Researching the breeder also means you won't be inadvertently supporting the cruel, unethical, and booming business of puppy farming. Popular breeds like the ESS are particularly prevalent in puppy mills. You can also open up your home to a dog in need and consider adoption. Begin your search for an ESS here:
- English Springer Spaniel Field Trial Association
- English Springer Rescue America
- Eastern English Springer Spaniel Club
English Springer Spaniel Overview
Smart and eager to please
Affectionate with people and other dogs
Needs a lot of exercise and stimulation
Can be over-excitable and prone to separation anxiety
Can have a high prey drive
More Dog Breeds and Further Research
If you love spaniels but want to consider other types alongside the English springer, you could also consider the following:
There are lots of wonderful dog breeds out there. By doing your research, you'll find one that will be best suited to having a forever home with you.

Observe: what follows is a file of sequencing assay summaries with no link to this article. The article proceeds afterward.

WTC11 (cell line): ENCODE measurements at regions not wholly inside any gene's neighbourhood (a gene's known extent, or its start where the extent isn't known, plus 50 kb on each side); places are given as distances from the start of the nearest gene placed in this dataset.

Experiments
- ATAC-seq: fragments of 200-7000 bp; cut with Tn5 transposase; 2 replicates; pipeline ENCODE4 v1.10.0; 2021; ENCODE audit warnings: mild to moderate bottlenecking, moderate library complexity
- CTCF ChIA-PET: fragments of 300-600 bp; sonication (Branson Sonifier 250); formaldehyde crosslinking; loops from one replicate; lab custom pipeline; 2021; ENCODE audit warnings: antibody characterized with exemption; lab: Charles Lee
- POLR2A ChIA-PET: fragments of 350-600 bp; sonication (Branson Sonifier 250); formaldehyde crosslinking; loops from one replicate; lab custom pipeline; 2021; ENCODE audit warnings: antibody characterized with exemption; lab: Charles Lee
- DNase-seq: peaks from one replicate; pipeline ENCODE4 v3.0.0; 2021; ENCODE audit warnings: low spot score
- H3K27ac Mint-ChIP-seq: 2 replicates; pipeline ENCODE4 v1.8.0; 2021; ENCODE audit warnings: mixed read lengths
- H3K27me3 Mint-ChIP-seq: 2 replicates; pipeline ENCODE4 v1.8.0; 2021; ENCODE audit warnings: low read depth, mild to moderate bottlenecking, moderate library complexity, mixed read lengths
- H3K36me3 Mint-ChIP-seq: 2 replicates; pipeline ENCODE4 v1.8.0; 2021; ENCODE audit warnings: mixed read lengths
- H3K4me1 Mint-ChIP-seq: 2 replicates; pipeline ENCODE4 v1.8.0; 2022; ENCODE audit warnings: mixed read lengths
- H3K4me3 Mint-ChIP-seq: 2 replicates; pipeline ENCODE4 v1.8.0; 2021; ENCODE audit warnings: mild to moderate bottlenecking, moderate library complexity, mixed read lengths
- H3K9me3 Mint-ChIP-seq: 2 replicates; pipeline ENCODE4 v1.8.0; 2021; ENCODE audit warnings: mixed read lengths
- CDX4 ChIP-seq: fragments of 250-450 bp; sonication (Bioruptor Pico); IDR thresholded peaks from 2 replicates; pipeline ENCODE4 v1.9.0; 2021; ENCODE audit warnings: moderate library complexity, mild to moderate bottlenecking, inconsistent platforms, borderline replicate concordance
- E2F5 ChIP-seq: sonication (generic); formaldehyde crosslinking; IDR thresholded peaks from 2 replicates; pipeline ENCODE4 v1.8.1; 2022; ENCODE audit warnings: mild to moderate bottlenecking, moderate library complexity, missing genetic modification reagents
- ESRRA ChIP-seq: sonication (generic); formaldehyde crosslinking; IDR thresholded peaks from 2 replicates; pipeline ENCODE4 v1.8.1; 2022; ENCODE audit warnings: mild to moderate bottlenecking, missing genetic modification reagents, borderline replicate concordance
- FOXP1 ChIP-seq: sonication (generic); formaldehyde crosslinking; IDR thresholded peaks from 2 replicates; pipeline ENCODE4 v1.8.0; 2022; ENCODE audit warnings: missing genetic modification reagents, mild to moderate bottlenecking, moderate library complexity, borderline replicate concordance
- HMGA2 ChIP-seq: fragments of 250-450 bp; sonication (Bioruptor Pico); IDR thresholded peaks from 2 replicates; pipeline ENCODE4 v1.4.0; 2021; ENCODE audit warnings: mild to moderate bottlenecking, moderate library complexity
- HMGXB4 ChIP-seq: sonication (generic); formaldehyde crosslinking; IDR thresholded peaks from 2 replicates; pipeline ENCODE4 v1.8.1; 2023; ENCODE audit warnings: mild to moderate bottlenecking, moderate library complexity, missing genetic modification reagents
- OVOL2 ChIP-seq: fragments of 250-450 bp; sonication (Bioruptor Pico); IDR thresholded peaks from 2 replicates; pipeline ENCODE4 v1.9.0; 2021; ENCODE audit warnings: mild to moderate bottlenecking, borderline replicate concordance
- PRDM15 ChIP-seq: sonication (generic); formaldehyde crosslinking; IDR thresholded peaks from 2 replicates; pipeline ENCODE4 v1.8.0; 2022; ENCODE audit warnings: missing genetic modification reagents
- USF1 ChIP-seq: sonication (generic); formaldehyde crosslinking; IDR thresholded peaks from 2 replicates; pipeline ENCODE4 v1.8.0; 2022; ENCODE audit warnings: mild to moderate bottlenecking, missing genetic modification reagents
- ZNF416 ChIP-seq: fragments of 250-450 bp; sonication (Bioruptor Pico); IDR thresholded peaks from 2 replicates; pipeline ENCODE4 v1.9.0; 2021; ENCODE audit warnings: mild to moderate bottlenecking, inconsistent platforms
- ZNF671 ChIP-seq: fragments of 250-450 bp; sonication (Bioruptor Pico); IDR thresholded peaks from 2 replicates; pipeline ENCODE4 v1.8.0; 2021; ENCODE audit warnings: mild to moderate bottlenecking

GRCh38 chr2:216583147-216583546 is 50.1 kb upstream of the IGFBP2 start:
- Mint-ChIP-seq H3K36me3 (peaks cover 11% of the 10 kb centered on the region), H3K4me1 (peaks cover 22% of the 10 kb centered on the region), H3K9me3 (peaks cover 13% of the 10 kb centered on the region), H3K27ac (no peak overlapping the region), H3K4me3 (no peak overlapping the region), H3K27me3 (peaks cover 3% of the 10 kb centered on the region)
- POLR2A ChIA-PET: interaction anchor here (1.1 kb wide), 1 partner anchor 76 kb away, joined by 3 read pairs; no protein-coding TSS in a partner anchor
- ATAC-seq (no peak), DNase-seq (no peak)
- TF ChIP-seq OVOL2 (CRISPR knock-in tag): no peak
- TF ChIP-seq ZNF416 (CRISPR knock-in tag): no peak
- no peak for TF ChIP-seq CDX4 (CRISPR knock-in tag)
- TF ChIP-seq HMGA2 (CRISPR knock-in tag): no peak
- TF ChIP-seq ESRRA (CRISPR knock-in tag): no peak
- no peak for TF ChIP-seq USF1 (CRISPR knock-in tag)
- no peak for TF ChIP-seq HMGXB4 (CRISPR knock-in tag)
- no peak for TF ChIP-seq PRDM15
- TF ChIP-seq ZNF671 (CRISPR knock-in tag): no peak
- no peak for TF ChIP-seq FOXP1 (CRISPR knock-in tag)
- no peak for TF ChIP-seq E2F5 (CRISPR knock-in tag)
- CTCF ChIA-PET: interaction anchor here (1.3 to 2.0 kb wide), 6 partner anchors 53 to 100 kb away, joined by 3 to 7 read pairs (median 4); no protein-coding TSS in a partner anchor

Is an English springer spaniel a good dog for young kids?
Their natural excitement can mean they could be a bit boisterous for very young children, and you may need to work on encouraging your spaniel to keep all four paws on the floor, and even use management techniques like baby gates when you can't be there to supervise.
Is an English springer spaniel a good first dog?
It's one of the best dogs for first-time dog owners. However, it will follow you everywhere. But if you can handle the devotion, you will love this pup for its gentle, fun, and energetic personality that's also easy to train. This breed also loves snuggling, a plus for new dog owners.
Are English springer spaniels aggressive?
This breed is considered to be one of the least aggressive dogs. Since it was bred to be more of a retrieval breed, it is therefore not considered an aggressive breed.